[lit-ideas] Stuart Hampshire

  • From: Jlsperanza@xxxxxxx
  • To: lit-ideas@xxxxxxxxxxxxx
  • Date: Mon, 28 Jun 2004 13:30:02 EDT

From: The New York Times. June 27, 2004 Sunday. Late Edition - Final.  
SECTION: Section 1; Column 4; Metropolitan Desk; Pg. 32
Stuart Hampshire, 89, Moral Philosopher, Dies


Stuart Hampshire, an influential philosopher at Oxford and Princeton  
universities, died June 13 at his home in Oxford, England. He was  89.

His death was confirmed by his wife, Nancy Cartwright. Professor  
Hampshire, who headed the philosophy department at Princeton from 
1963  to 1970, was especially influential in the field of moral  

Among his interests was the relevance of moral philosophy  to 
politics. In his view aesthetics, ethics and political philosophy  
were all part of the same intellectual quest, which he described as 
the  philosophy of mind.

Writing or lecturing, he reflected on how morality  and law fare when 
confronting the reality of, say, a war like the one in  Vietnam. He 
weighed the benefits against the social costs of momentous  events, 
like the industrial revolution or the sudden discovery of petroleum  
wealth under the North Sea.

His first published work, ''Spinoza''  (1951), examined the 
17th-century Dutch philosopher Benedict Spinoza, whose  thinking left 
an imprint on the author's own world view.

He wrote  ''Thought and Action'' (Viking, 1960); ''Freedom of the 
Individual'' (1965),  an expanded edition of which was published by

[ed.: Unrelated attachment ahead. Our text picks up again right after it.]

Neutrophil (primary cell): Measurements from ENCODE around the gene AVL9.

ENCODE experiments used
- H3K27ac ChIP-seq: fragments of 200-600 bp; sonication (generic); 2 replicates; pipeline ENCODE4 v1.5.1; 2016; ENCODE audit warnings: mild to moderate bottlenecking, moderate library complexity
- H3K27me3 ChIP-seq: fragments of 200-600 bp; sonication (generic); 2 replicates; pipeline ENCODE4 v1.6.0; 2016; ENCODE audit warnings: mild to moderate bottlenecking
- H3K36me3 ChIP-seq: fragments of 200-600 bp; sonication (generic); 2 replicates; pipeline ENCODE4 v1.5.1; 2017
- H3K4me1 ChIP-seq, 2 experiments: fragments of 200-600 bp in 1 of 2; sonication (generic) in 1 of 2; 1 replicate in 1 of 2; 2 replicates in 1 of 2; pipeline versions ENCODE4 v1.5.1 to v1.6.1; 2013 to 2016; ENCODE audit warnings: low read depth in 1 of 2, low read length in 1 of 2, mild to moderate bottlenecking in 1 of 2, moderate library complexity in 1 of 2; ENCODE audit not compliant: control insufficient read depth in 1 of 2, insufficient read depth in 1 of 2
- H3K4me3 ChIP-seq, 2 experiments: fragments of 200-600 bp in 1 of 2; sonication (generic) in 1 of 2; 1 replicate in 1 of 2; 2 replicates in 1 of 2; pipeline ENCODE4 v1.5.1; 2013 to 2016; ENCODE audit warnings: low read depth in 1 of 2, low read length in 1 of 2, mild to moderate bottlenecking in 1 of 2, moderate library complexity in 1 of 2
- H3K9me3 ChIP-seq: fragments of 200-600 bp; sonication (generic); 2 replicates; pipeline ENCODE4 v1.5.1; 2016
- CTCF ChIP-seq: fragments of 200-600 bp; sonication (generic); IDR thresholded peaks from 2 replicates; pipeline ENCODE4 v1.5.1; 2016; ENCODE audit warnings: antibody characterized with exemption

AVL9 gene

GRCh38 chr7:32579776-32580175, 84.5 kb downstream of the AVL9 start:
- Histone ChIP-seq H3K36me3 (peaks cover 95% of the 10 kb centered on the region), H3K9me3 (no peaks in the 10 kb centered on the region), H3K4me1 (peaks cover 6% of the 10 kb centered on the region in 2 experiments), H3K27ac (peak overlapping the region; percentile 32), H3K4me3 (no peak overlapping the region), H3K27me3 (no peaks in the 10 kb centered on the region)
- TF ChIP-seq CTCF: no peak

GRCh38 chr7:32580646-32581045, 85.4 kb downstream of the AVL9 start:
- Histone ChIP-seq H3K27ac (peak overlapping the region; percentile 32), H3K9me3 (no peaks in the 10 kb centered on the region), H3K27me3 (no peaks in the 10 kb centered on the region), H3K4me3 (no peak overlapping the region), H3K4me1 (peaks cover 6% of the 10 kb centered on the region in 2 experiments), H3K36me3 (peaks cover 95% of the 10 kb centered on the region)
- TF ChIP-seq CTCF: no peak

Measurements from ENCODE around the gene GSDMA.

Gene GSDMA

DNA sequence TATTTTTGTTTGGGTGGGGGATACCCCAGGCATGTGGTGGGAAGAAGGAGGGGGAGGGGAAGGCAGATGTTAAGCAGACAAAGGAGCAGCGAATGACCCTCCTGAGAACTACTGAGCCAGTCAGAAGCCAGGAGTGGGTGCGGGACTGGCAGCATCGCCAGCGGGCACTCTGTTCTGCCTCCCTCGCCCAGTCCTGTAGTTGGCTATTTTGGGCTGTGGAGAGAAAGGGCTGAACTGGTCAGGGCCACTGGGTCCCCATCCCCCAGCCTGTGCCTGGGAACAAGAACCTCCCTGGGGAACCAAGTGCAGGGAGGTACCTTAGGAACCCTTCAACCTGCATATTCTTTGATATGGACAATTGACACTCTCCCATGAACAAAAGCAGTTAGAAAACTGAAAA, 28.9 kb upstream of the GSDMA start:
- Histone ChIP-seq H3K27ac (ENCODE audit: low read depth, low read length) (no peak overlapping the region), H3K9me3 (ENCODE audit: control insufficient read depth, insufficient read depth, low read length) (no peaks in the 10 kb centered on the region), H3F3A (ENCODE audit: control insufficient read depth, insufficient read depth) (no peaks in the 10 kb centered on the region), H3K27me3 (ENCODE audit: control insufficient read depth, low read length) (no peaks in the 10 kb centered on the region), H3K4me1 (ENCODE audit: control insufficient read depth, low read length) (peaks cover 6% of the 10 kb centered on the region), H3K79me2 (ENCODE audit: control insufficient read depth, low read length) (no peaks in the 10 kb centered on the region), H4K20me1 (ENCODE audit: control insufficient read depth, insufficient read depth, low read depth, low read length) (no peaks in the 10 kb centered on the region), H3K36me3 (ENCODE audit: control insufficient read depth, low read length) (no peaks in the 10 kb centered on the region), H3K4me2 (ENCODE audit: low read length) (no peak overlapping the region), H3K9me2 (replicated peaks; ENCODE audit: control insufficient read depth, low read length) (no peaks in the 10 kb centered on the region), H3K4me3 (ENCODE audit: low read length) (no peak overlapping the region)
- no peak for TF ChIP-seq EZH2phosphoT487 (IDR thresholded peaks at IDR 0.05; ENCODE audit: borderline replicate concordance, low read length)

Princeton in 1975;  ''Philosophy of Mind'' (Harper, 1966); ''Modern 
Writers and Other Essays''  (Knopf, 1970); ''Knowledge and the 
Future'' (University of Southampton,  1976); and ''Two Theories of 
Morality'' (Oxford, 1977).

His books  currently in print in the United States include ''Morality 
and Conflict''  (Harvard, 1983); ''Innocence and Experience'' 
(Harvard, 1989); and ''Justice  Is Conflict'' (Princeton, 1999).

Stuart Newton Hampshire was born in  Healing, Lincolnshire, England, 
and studied at Oxford's Balliol College,  where he befriended Isaiah 
Berlin and earned his first degree in 1936.  Having won a fellowship 
to All Souls College at Oxford, he lectured in  philosophy there until 
he entered military service in 1940.

He  eventually landed in army intelligence and a position of 
interrogator of  enemy prisoners, among them war criminals. The 
experience left him acutely  aware of questions of morality in the 
realm of philosophy.

He  returned to teaching at University College London and New College 
Oxford,  and went back to All Souls in 1955. His Spinoza biography 
having buttressed  his academic standing, he was appointed Grote 
Professor of Mind and Logic at  University College London in 1960.

Princeton claimed him as a professor  and department chairman in 
1963. He returned to Oxford as Warden, or head,  of Wadham College, a 
post he filled from 1970 to 1984. From then until 1991,  he was a 
professor of philosophy at Stanford University.

Professor Hampshire is survived by his second wife, Ms. Cartwright, 
a  professor of philosophy, whom he married in 1985; their two 
daughters, Emily  and Sophie Cartwright, both of Oxford; a son and a 
daughter by a previous  marriage, Julian Ayer and Belinda Low, both of 
London; and three  grandchildren. He was previously married to Renee 
Orde-Lees Ayer, former  wife of the philosopher A.J. Ayer, from 1961 
until her death in  1980.

Professor Hampshire was elected a fellow of the British Academy in 
1960  and of the American Academy of Arts and Sciences in 1968. While 
at  Princeton, he served as president of the American Philosophical 
Association.  Queen Elizabeth knighted him in 1979.


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